For just once, the little guy won, and I’m not speaking to last year’s amazing run to a World Series title by the Red Sox. I refer instead of those fans of Fenway Park, Boston’s majestic old ballpark, who launched a campaign that opposed the former owners’ plans to tear her down in favor of an exact replica but with all the amenities of the modern sports facility. Save Fenway Park!, a grassroots campaign, was launched in 1998 soon after these plans were announced and most individuals familiar with Fenway, including yours truly, viewed them as another far-reaching group just looking to stir emotions when it seemed obvious that a new facility was the answer to the park’s shortcomings. I was most interested in losing those cramped seats and obstructed views in the grandstands where I have sat on many evenings hoping that this would be the year.
Fast-forward seven years later; suddenly, with several changes made to the park over the past few years by a new Red Sox ownership, there is renewed commitment to the oldest active park in the majors. With a championship team playing to a packed house every night, the organization announced in late March that the club would remain at Fenway for generations to come. As John Henry, Tom Werner, and Larry Lucchino stood before the media publicizing a foregone conclusion, you could almost hear the soul of the park breathe a collective sigh of relief.
Fenway Park may be the most aesthetically-pleasing park in major league baseball today, although I admit that I may be slightly biased in that opinion. True, it still has shortcomings that will never be solved even with extensive renovations, but perhaps that is part of the attraction. Enter the gates, circle underneath the grandstand to find your section, and then climb the concourse to emerge to perhaps the most inviting site: the clay infield, the fresh-cut grass, and that left field wall that arises high above the playing field, beckoning batters to try and scale its heights with a perfectly-executed swing of the bat. Foul lines hug the walls as the park wraps itself right around the action on the field, with the attention of nearly 35,000 pairs of eyes on every delivery to home plate and the outcome that follows.
Less than two weeks ago, we were witness to an ugly incident in which a fan not only interfered with play in the right field corner near Pesky’s Pole but, on camera, appeared to take a swing at an opposing player. That fan was subsequently ejected from the ballpark and ultimately lost his season ticket privileges, a move made by the organization to make an example of that individual for trying to smear the spirit of the game. While some might see the punishment as harsh or extreme, the purpose was to save the intimacy of the park. While the owners want to keep fan interaction as a part of Fenway’s attraction, they don’t want fan interference to detract from its beauty.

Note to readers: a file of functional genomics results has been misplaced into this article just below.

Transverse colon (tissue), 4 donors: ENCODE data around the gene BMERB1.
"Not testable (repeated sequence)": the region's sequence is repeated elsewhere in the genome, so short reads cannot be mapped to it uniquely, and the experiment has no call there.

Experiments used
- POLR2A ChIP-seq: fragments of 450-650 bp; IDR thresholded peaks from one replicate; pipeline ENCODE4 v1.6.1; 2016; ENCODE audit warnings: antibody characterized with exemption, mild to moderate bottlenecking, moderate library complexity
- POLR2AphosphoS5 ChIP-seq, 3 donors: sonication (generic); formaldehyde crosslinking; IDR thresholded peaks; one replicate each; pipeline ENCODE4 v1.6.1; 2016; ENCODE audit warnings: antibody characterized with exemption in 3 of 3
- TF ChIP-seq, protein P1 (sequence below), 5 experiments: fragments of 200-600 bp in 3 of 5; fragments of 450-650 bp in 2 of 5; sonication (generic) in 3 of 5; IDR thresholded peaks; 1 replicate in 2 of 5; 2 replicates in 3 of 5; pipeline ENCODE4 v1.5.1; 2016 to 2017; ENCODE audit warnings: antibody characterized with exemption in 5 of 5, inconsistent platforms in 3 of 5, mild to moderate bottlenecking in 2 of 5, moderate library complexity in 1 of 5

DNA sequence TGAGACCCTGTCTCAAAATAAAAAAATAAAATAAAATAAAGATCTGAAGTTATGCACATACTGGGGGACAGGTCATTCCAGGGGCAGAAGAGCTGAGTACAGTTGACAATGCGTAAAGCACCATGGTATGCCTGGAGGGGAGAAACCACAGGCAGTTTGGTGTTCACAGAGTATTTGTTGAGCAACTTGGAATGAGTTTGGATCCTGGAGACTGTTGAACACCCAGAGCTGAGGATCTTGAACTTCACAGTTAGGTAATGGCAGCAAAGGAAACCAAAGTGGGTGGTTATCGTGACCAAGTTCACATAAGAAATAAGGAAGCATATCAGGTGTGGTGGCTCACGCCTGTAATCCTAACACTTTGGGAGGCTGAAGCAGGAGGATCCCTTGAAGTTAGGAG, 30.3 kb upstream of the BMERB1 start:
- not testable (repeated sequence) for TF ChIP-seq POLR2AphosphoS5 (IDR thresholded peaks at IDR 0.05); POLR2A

Witness one hundred years ago when the Red Sox, then commonly referred to as the Americans, played at the old Huntington Avenue Grounds just across the tracks from the South End Grounds that the old Boston Braves called home. It was not uncommon for fans to stand along the foul lines and wrap themselves around the infield dirt. How often do you suppose that fan interference played a role in deciding the outcome of those games? Even after moving into Fenway Park in 1912, fans use to sit on what was known as “Duffy’s Cliff” in left field, the slight incline in front of the left field wall as the action took place.
These days, at many other ballparks around the majors, the average ticket holder sits far away from the action, so much so that you need binoculars just to recognize who’s playing where. Even those who get front-row seats usually find themselves with generous amounts of foul territory that buffer them from the action. That’s part of what makes Fenway such a unique place to watch a ball game; that intimate feeling, even with the addition of several thousand seats before all is said and done, has not vanished. The place where we watch today’s players like Curt Schilling, David Ortiz, Jason Varitek, and Manny Ramirez is not much different from the time that saw such greats like Tris Speaker, Babe Ruth, Ted Williams, Bobby Doerr, and Carl Yastrzemski cover the field. While the names have changed, the aura of Fenway is still there.
Over the years, baseball stadiums have come and gone, like Ebbets Field, Sportsman’s Park, the Polo Grounds, and Tiger Stadium; some day, they may be joined by other storied stadiums like Wrigley Field, Yankee Stadium, and our beloved Fenway Park. For now, the Red Sox have realized that while Fenway, like a classic car, may not have the attractions of these modern stadiums, but it’s the simple beauty of the old girl that continues to bring fans through the turnstiles.